Pastor Allen Rea
How many times have we heard the tired and old straw man that dispensationalism came with Darby? Such a tired old criticism is not to be taken seriously. While I would like to think that such critics had been hanging out with giants like Thomas Oden, who had taken the definition of orthodoxy from Vincent of Lerins, I fear that they are simply repeating what they have heard from others fearing to do any research of their own.
A few years ago, any doubts I had about dispensationalism’s firm hold on church history were laid to rest when Watson’s mammoth resource, Dispensationalism Before Darby, found its way across my desk. Watson’s resource is a treasure trove, but it is not for the faint at heart and can make even the greatest lover of church history exhausted. In Ancient Dispensational Truth, James Morris has done the church a tremendous favor. He has done more than simply condense Watson. His book goes back to the days of the Church Fathers (while Watson covers English works from the 17th and 18th centuries). Morris has as, the subtitle suggests, refuted the myth that dispensationalism is new. Morris has made clear ecclesiastical history accessible to all who are open to questioning the assumptions.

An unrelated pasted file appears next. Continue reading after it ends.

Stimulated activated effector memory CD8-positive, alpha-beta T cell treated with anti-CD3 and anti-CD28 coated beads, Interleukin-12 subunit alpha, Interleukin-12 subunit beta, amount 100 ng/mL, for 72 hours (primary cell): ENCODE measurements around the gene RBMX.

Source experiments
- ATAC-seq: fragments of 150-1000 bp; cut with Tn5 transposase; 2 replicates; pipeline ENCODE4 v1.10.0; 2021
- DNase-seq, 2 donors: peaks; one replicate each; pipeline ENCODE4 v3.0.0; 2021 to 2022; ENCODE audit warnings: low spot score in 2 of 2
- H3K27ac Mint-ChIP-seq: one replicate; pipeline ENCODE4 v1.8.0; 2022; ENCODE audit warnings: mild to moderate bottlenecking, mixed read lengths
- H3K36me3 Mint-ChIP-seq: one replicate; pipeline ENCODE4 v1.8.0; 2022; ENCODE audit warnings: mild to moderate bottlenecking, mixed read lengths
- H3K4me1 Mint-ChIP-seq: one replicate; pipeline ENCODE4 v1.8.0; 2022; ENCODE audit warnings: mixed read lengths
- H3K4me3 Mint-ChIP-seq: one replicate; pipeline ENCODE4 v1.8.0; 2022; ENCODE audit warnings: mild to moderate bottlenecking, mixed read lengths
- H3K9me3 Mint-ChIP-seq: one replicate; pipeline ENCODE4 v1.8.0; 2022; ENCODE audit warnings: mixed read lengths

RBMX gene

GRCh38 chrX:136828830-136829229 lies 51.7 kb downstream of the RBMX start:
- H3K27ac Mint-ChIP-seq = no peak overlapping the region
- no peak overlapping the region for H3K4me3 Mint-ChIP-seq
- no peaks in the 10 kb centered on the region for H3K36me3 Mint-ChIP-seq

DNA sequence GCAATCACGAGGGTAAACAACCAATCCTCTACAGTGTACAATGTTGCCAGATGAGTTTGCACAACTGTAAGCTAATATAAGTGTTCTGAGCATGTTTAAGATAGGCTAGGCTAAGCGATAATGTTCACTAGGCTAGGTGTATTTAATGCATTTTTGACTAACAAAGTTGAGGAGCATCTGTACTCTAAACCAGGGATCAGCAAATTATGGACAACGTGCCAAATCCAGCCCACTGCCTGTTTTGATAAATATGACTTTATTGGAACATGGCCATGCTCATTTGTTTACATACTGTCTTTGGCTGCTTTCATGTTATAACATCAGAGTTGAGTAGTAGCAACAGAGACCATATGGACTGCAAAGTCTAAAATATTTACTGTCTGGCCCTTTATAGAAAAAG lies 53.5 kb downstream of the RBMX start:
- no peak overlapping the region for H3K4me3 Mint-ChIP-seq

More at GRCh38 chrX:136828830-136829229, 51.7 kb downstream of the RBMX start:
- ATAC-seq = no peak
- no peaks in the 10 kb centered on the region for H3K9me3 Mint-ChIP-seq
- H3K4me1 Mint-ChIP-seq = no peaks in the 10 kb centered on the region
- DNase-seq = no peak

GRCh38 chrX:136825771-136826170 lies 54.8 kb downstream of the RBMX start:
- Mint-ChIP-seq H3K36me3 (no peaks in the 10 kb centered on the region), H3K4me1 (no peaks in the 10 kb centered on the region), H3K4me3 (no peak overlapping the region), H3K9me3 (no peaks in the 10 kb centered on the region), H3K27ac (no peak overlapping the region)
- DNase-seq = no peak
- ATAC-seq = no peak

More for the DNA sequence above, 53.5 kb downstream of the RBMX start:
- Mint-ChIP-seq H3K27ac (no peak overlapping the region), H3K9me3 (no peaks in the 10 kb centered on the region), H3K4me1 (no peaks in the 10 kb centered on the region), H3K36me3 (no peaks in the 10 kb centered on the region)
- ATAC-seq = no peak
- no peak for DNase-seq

The most commendable aspect of the book is Morris’ unwavering commitment to the authority of the Word of God. Dispensationalism is true, not because it can be traced throughout church history, though as Morris proves it can be, it is true because it is what the Bible teaches. Anyone that takes the time to read this book will be better equipped to rightly divide the Word of Truth. For the most part, most Christians are ignorant of church history and Morris educates us all on great Christians of the past that we should all be aware of.
Church history, while important, is not our final authority. I can say it no than Morris has written:
“We have no right to base our ideas on anything other than the word of God itself. Anything less than this is a false foundation.” (Ancient Dispensational Truth pg.2)
Church history is a source to turn to for the Christian, and not an infallible foundation of doctrine. However, Morris shows through the source of church history that the basis of dispensationalism has always been around as long as the church has been biblically centered because dispensationalism is a biblical doctrine.
Pastor Allen Rea is pastor of Higgston Baptist Church in Ailey, GA. He is a Doctor of Ministry student at Luther Rice Seminary. Pastor Rea is married to Kara and they have four children. His sermons are online at www.faithlife.com/higgstonbaptistchurch.